For the past thirty-six summers, my husband and I have been fortunate to be able to wander and travel around the country – our beautiful diverse country: mountains, plains, deserts, and coastlines. Most summers are now spent in the Green Mountains of Vermont or the White Mountains of New Hampshire, or the rocky coastline of Maine. This year is different. Very different. This year is a summer of home and schoolwork. As I look towards the fall, I yearn for those wondrous summer places. I look back at photographs and remember.
Place is so important to an individual’s identity. It shapes so much of who we are and who we choose to become. Right after college, I worked in a small publishing firm in New York City. It was there that I became familiar with Roger Hart’s work on psychological geography and his book Children’ s Experience of Place, a study of eighty-six children in a small town in Vermont and their playtime experiences. (You can listen to Roger Hart’s interview with Ira Glass on This American Life – Act Three: “The Geography of Childhood”). Almost every child had a secret outside hiding place where he could discover new things and imagine. Hart explains how important it is for children to explore freely to develop a sense of self and strong identity.
When I became a classroom teacher, I brought that sense of wonder to the children I taught. I carefully and deliberately brought their attention to the world around them whether I was teaching reading, writing, social studies, or mathematics. No matter where I taught, the children and I would go out exploring our environment. In the suburban school, we fished in the river near our school and set up a fish tank with the creatures we captured: tadpoles, minnows, and an eel. In the city school, we adopted trees in Central Park measured their circumference to determine their height and sketched them throughout the seasons. We wrote a letter to the Parks Commissioner with a plan to help the trees on our school’s street to grow. The children began to see themselves as integral to their environment. And I began to notice the social and emotional affects the outdoors made on children. They became less stressed, more curious, and definitely more confident. One parent wrote me at the end of the school year thanking me for all I had done. This was not the first thank you letter I had received, but it was the first letter I received that thanked me for teaching her child how to climb a tree. This parent understood how important a child’s connection to his surroundings could be. And that shy, hesitant boy left his third-grade year feeling brave and able to meet any challenge.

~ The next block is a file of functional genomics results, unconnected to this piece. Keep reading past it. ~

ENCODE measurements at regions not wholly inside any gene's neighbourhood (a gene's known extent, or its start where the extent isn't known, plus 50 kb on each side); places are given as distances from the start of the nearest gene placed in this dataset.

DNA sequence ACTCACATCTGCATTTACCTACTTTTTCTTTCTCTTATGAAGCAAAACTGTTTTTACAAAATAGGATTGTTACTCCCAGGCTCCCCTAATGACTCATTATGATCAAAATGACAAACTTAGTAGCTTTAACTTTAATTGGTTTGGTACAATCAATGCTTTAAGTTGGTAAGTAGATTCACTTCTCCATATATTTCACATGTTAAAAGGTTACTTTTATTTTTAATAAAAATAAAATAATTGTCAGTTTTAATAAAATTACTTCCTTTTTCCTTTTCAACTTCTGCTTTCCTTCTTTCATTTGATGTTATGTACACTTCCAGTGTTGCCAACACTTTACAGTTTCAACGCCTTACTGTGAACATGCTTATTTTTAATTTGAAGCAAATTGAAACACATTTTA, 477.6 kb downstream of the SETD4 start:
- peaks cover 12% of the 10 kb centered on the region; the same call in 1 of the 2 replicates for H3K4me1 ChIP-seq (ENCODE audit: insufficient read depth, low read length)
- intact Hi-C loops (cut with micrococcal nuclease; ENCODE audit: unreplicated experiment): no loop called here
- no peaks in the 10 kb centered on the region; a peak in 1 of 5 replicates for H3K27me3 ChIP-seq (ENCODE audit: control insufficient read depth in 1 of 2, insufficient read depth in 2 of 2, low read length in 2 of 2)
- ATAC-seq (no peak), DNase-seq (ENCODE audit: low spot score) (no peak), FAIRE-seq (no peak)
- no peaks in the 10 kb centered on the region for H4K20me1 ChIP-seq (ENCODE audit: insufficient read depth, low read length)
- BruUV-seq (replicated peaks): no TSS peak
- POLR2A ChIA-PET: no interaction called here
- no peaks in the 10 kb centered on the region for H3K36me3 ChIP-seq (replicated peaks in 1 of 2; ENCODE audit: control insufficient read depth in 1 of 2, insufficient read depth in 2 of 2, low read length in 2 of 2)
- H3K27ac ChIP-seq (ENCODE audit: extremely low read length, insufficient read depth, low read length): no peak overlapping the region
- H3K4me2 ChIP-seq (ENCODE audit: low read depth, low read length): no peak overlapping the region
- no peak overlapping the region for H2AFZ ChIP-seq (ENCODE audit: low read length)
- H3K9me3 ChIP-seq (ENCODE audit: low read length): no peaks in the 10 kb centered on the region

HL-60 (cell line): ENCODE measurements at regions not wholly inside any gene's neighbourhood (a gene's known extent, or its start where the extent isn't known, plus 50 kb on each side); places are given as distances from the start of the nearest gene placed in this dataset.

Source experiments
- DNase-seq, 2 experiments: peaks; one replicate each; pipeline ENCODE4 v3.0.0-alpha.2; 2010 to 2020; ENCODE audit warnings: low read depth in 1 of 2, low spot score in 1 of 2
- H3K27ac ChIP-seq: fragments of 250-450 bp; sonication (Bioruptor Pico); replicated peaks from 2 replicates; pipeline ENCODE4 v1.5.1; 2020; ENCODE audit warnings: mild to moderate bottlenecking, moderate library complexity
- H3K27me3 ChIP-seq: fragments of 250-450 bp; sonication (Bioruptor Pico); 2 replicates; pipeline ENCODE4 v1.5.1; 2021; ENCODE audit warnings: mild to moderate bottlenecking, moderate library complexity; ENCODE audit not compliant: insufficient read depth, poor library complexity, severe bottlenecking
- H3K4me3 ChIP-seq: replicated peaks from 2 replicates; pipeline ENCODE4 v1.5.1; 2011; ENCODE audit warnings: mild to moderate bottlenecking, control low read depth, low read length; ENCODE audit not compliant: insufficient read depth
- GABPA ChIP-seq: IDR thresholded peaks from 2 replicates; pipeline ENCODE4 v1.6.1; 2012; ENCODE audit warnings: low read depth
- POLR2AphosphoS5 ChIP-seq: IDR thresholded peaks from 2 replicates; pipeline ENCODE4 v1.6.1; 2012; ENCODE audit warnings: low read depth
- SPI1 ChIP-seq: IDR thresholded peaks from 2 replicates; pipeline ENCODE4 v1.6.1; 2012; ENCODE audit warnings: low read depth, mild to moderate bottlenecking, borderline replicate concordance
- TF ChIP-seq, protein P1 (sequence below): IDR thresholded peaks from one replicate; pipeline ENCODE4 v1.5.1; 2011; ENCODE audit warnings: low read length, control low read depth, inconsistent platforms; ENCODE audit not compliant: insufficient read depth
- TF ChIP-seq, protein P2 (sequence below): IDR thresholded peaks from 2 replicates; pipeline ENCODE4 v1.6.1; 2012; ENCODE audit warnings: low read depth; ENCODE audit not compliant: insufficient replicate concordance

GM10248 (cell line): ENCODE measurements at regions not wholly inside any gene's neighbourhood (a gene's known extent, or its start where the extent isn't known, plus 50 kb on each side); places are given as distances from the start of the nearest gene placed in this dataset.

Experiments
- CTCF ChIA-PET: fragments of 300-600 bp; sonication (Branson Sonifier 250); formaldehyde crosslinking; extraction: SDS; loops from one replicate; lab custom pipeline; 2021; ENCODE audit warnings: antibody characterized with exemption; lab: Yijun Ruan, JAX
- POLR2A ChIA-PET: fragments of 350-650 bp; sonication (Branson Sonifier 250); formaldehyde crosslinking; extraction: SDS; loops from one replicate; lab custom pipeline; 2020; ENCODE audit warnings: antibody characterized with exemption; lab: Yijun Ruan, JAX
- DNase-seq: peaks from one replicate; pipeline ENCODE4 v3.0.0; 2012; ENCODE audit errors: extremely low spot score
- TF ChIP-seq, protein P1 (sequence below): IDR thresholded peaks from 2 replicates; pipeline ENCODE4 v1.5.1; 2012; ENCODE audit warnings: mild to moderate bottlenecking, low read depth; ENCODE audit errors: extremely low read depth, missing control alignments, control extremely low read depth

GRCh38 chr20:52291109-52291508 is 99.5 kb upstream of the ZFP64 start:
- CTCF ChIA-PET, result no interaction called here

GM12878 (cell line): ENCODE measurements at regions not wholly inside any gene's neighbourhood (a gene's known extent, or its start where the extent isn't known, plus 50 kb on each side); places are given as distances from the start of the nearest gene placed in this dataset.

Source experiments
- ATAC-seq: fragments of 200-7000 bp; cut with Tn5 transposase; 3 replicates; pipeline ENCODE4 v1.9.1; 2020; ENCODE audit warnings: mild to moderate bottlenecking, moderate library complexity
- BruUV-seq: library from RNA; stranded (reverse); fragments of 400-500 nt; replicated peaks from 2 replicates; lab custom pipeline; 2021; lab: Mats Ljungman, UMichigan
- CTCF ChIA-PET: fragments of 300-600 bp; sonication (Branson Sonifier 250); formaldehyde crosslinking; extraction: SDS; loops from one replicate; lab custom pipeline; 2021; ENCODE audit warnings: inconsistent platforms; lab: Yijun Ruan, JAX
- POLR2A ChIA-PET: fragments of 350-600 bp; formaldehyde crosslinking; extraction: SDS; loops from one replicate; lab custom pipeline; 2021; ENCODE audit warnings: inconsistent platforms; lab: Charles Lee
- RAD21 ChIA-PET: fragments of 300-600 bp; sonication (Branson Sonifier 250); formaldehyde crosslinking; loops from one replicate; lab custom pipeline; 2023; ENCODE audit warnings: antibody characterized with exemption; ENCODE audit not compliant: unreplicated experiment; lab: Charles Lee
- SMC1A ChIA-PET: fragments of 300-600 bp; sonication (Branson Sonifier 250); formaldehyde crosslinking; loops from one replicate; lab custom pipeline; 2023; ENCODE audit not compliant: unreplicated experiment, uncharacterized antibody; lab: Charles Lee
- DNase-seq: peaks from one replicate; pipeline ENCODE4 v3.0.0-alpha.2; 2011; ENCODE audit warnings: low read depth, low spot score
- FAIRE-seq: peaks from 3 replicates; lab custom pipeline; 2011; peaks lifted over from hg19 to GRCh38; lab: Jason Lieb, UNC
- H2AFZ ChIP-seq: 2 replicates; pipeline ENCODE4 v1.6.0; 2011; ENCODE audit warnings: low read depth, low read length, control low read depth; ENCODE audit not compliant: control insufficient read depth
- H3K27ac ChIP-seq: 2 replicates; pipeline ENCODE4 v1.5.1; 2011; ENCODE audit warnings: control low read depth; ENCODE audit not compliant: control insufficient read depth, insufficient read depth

The most profound experience I have had with how the environment fosters a child’s sense of place was when I was a 2nd grade teacher. One of my students, Brianna, was exceptionally shy and displayed signs of selective mutism. She spoke in barely audible whispers and continually hunched her shoulders and ducked her head. I spent the year trying my best to bolster her self-esteem and encourage her to take small risks. She remained mostly silent. That is until one spring day when we went on a field trip to a local farm. We were taking a tour and visiting all the farm animals. Our guide gathered the children in a circle and asked for a volunteer to gather eggs from the chickens. To my surprise and delight, Brianna raised her hand. I caught the guide’s eye and motioned for him to pick Brianna. He did and handed her a basket. Brianna bravely skipped to the chicken coop and went in. Immediately, she came running back without any eggs and her head bowed.